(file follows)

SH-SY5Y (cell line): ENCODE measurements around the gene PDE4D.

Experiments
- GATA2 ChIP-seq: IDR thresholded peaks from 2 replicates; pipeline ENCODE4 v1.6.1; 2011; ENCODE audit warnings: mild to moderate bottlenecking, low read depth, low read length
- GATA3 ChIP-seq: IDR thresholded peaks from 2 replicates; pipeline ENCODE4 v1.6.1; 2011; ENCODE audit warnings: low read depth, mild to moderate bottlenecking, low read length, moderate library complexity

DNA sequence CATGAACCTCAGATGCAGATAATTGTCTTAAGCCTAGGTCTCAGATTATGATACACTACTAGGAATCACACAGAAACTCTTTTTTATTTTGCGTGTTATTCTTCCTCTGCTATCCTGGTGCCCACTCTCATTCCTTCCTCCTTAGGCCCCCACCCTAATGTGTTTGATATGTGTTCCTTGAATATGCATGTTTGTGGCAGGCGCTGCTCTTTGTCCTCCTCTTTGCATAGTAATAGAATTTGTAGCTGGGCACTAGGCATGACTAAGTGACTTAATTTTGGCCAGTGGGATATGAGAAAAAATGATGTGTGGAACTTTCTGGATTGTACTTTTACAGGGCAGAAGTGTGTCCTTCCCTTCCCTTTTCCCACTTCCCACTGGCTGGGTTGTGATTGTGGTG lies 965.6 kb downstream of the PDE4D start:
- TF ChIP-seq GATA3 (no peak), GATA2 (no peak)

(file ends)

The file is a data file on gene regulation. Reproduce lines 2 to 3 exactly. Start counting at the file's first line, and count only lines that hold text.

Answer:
Experiments
- GATA2 ChIP-seq: IDR thresholded peaks from 2 replicates; pipeline ENCODE4 v1.6.1; 2011; ENCODE audit warnings: mild to moderate bottlenecking, low read depth, low read length